Ryan Lizza has written a thoroughly unflattering article about Michele Bachmann for The New Yorker titled “Leap of Faith: The Making of a Republican Front-runner.” The article takes a close look at her Christianity as a key to understanding her candidacy. He writes:
Bachmann belongs to a generation of Christian conservatives whose views have been shaped by institutions, tracts, and leaders not commonly known to secular Americans, or even to most Christians. Her campaign is going to be a conversation about a set of beliefs more extreme than those of any American politician of her stature, including Sarah Palin, to whom she is inevitably compared.
Christian readers will be interested to learn that among the dangerous and subversive figures to influence Bachmann are Francis Schaeffer and Nancy Pearcey. Regardless of what you think of this candidate, it is worthy of note how Christian conviction is portrayed as “extreme” in this article. Read the rest here.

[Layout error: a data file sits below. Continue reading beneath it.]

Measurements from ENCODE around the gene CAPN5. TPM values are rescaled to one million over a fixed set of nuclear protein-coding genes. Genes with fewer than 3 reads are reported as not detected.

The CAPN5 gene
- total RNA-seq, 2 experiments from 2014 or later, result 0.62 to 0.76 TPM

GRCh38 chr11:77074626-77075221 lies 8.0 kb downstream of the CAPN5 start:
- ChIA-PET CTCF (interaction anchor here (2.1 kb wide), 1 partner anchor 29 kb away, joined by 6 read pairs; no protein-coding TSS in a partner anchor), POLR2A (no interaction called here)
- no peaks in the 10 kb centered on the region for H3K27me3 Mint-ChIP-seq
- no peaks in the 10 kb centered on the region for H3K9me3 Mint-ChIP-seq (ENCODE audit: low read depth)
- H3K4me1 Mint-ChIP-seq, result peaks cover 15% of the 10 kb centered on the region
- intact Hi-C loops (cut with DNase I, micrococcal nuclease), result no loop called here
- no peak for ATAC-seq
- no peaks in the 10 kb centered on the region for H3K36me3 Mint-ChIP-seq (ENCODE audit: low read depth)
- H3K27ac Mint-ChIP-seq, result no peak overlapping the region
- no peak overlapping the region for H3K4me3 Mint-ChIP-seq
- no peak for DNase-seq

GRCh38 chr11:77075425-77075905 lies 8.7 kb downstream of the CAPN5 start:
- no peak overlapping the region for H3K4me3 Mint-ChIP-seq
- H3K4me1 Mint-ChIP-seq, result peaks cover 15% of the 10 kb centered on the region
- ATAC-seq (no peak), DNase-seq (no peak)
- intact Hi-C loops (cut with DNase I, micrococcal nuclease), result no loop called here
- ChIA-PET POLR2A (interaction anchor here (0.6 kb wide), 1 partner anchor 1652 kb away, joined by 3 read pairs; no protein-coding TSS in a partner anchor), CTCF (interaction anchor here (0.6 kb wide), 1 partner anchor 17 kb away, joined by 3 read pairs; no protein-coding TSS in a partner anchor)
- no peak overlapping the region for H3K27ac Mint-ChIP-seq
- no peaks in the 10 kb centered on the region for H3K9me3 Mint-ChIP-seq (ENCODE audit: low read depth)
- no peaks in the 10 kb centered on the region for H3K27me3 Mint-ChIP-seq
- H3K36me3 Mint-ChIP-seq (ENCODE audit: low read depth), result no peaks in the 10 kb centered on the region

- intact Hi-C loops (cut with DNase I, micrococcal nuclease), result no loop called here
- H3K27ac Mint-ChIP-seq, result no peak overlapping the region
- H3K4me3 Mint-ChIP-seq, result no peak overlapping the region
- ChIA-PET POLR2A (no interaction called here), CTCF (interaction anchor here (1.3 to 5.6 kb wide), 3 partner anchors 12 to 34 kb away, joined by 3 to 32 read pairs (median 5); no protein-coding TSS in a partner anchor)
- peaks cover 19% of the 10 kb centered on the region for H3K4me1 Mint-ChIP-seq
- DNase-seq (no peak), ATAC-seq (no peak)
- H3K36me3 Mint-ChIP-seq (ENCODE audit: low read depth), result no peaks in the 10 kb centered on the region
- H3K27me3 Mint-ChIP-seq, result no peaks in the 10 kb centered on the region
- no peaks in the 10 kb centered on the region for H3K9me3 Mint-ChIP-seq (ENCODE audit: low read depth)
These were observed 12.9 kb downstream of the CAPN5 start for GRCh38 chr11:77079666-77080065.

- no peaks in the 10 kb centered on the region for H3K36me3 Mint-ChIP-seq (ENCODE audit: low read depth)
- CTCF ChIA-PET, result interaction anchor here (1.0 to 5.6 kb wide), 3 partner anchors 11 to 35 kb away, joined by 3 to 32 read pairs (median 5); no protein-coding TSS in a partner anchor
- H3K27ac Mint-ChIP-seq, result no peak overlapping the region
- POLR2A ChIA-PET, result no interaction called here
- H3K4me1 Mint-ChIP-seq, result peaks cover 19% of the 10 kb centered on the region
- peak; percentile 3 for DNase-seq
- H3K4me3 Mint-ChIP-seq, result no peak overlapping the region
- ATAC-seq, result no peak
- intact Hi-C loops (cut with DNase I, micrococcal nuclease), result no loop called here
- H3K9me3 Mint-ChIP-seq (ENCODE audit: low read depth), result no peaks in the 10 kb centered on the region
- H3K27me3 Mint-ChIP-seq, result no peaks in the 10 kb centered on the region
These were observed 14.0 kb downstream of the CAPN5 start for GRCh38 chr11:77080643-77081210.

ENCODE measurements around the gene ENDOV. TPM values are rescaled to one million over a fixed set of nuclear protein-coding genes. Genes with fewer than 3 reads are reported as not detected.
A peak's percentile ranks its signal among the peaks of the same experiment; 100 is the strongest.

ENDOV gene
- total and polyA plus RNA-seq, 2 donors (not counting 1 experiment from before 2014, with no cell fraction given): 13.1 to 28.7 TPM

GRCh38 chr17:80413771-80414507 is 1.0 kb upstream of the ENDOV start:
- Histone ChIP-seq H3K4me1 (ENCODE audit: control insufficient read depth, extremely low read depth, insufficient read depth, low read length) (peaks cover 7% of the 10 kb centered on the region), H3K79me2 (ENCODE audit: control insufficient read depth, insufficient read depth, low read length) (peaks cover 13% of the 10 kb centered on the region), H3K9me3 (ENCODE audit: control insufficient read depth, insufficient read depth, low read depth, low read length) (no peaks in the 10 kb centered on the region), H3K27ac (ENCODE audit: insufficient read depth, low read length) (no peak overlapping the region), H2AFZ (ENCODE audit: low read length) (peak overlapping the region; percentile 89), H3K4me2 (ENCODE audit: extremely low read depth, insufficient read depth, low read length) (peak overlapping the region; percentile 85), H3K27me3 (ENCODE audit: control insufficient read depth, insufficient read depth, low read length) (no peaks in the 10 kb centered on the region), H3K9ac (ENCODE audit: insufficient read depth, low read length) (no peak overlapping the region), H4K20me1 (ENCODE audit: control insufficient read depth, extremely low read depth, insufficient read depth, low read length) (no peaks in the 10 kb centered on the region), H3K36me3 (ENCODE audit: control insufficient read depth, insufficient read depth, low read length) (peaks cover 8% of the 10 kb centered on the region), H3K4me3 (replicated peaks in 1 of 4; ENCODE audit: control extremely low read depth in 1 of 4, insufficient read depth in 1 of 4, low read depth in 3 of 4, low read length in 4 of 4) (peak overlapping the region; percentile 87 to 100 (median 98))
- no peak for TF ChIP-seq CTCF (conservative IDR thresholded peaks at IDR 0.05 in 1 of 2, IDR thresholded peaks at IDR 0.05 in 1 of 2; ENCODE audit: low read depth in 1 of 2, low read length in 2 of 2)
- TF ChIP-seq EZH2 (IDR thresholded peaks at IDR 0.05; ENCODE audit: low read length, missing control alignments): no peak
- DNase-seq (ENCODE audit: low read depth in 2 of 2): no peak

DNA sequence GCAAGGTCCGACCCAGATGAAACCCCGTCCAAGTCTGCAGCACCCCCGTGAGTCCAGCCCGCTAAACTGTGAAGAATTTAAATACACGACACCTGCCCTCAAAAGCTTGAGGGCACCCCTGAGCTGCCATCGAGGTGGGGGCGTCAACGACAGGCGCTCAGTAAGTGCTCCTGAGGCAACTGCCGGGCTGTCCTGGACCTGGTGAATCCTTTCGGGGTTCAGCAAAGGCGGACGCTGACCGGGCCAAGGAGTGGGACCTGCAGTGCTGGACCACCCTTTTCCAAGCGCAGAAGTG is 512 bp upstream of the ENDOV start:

And it also makes you wonder if the New Yorker would run such an article in examining the Christian views of Obama…It seems when this was going on, many in the New Yorker decried such actions.
In conjunction with that, I could also imagine the firestorm if the New Yorker or another major publication ran such a slanted piece involving Mitt and his Mormonism.
I did not know all those things about Bachmann. Now, are they TRUE ?
Or did someone make them up ?
Not sure of the point of this post.
Perry seems to enjoy the patronage of the Christian fundamentalist/conservative group so far, so maybe it will benefit HIM to show an article like this about Bachmann, who also has curried the favor of fundamentalist/conservatives.
It’s a bit ironic to me that Lizza can only describe Bachman’s beliefs, searching wildly for the fringe, crazy-sounding tidbits from Francis Schaeffer in the midst of a rant on Romanticism. Try as he does to paint her as a right-wing, racist extremist, Ryan has no normative framework from which to judge. And in fact, his assertion that “most Americans” are not even familiar with this hyper-conservative talk of Christian worldview seems unsupported. Never mind that a majority of American’s claim to be Christians. I don’t think that “most Americans” are as scared of pro-life Christians as Ryan Lizza is.